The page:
At first look, our data may seem to conflict with previous results by Beuneu et al (2009), who reported no or very few interactions lasting more than 5 min (300 s). However, careful inspection of their work indicates that the percentage of NK–DC interactions lasting more than 300 s (the maximum duration reported) at 2–4 h was about 12%. Although with some uncertainty, this estimate agrees with our results. Our analysis extends and refines previous analytical strategies, highlighting a small but finite fraction of long‐lasting interactions positively correlating with cell biology data.
These data are in agreement with previous in vitro studies showing that NK cells and DCs form stable conjugates necessary for NK‐cell activation, with the corresponding immunologic synapse enriched in adhesion molecules and inflammatory cytokines (Barreira da Silva & Munz, 2011).
Interestingly, it has been repeatedly shown that productive DC–NK‐cell interactions require both soluble and contact‐dependent signals (Fernandez et al, 1999; Newman & Riley, 2007). However, others and we demonstrated that soluble cytokines at physiological concentrations are able to fully activate NK cells in terms of IFN‐γ production. This seeming discrepancy might be explained by the peculiar biology of IL‐18. When the amount of released cytokine is low, a biologically active concentration might be achieved only in close proximity to the secretion source. However, upon dispersion, the concentration would drop to levels yielding a negligible activity. In this way, even soluble signals would behave like contact‐dependent signals.
In agreement with the observed concentration of IL‐18 at the cell contact sites, supernatants from LPS‐stimulated DCs are not able to activate NK cells, unless supplemented with an excess of rIL‐18, confirming that the confined secretion of IL‐18 at physiological doses imposes a requirement of cell–cell contact in DC‐mediated NK‐cell activation (Fig 7).
Obviously, the IL‐18‐driven requirement for cell contact is in addition to adhesion molecules, such as integrins, building the architecture of the immune synapse (Sims & Dustin, 2002; Brilot et al, 2007). Indeed, the formation of a stable physical interaction between accessory cells and lymphocytes is a precondition of activation, and DC–NK‐cell interactions make no exception. Only when the structure of the immune synapse is in place, are cytokines polarized and released (Borg et al, 2004; Brilot et al, 2007). Therefore, disruptions of key adhesion molecules would likely result in loss of activation as well. However, this would merely be a consequence of the lack of structural (rather than functional) requirements. We did not investigate the molecular requirements at a structural level here; rather, our claim is that IL‐18 needs cell contact at a functional level (Fig 7).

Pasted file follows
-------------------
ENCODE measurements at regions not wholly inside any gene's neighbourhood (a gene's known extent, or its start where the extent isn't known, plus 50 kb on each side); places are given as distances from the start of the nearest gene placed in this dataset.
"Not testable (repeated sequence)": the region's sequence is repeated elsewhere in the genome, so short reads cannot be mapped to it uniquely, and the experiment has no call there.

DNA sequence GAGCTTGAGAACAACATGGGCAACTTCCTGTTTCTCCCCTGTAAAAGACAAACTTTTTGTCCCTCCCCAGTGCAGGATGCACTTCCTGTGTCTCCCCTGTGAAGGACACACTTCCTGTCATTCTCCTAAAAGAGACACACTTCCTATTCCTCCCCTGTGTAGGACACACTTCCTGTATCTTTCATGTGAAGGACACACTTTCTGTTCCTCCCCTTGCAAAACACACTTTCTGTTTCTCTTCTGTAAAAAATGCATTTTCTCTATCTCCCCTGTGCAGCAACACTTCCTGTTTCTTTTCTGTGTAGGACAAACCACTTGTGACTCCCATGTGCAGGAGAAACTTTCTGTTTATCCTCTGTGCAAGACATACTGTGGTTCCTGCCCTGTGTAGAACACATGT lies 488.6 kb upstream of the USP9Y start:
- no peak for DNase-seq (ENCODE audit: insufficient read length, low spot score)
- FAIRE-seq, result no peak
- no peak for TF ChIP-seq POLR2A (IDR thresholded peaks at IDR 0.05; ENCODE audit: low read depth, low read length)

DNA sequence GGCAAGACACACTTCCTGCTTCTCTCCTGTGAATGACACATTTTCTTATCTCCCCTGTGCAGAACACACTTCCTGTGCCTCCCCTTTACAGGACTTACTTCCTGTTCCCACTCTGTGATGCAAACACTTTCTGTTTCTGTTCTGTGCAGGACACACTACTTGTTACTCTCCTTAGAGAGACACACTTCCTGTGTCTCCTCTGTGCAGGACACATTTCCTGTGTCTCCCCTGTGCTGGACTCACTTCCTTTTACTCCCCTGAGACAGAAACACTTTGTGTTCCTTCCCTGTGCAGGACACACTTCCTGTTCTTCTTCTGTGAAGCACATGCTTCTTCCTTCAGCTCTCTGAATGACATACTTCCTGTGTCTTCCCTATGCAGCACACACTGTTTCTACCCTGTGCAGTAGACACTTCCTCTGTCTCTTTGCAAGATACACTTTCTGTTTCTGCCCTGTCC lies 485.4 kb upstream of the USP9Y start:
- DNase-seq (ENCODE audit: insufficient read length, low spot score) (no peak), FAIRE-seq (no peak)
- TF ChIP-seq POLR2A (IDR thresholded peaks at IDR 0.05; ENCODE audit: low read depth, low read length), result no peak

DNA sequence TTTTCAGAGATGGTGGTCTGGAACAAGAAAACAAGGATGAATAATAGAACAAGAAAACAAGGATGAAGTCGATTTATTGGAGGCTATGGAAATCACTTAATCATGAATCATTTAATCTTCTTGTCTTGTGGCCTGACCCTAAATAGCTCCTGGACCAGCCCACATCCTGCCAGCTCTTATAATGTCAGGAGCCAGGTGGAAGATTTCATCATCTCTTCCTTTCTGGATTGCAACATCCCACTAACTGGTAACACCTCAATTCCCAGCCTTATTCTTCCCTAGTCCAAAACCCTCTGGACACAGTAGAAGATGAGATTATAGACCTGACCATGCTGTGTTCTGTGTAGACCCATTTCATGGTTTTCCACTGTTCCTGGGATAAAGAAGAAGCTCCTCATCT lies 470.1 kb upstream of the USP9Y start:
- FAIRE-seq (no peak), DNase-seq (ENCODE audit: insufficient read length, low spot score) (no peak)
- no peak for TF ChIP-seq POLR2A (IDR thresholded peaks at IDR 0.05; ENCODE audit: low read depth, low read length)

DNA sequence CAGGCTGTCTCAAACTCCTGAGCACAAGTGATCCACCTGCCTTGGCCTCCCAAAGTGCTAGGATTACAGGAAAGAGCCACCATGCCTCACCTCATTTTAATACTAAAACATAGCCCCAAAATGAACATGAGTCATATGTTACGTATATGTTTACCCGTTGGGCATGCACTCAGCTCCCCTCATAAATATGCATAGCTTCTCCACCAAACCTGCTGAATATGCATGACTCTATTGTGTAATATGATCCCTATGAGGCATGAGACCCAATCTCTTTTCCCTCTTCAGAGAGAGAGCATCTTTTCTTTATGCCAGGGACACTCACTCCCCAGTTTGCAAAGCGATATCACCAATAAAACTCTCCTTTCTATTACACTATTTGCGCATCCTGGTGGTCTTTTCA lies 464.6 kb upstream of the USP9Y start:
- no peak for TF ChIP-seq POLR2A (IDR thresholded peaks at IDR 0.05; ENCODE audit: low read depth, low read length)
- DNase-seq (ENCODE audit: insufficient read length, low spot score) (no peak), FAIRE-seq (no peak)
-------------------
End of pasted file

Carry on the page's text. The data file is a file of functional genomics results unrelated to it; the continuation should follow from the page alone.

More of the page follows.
Overall, our findings shed new light on the complex events that lead to the development of effective NK cell‐mediated responses. We found that DC–NK‐cell interactions at the draining lymph node are essential to activate NK cells and that lymph node activated NK cells retain a unique capacity to mount effective anti‐tumor responses. Blocking activated NK‐cell egress from the lymph node completely abrogated the NK cell‐protective effect against tumor growth. The development of anti‐tumor therapies aimed at boosting innate immune lymphocyte functions should take into account these requirements in order to potentiate our capacity to fight tumor growth and spread.
Materials and Methods
All mice, housed under specific pathogen‐free conditions, were female on a BALB/c background for at least 12 generations and were used at 7–12 weeks of age. WT and SCID animals were supplied by ENVIGO, Italy, and used at 7–12 weeks of age. DTR mice, expressing the diphtheria toxin receptor under the CD11c promoter, have been already described (Jung et al, 2002). Experiments were performed using protocols approved by the Institutional Animal Care and Use Committee of the University of Milano‐Bicocca and by the Italian Ministry of Health. Mice were kept in a pathogen‐free conventional animal house facility. The animal house is run by professional employees fully equipped with state‐of‐the‐art instrumentation in order to maintain the standard of animal welfare at the maximum levels. All mice were housed in individual, ventilated cages (IVCs) with 12‐h light/dark cycles with food and water ad libitum.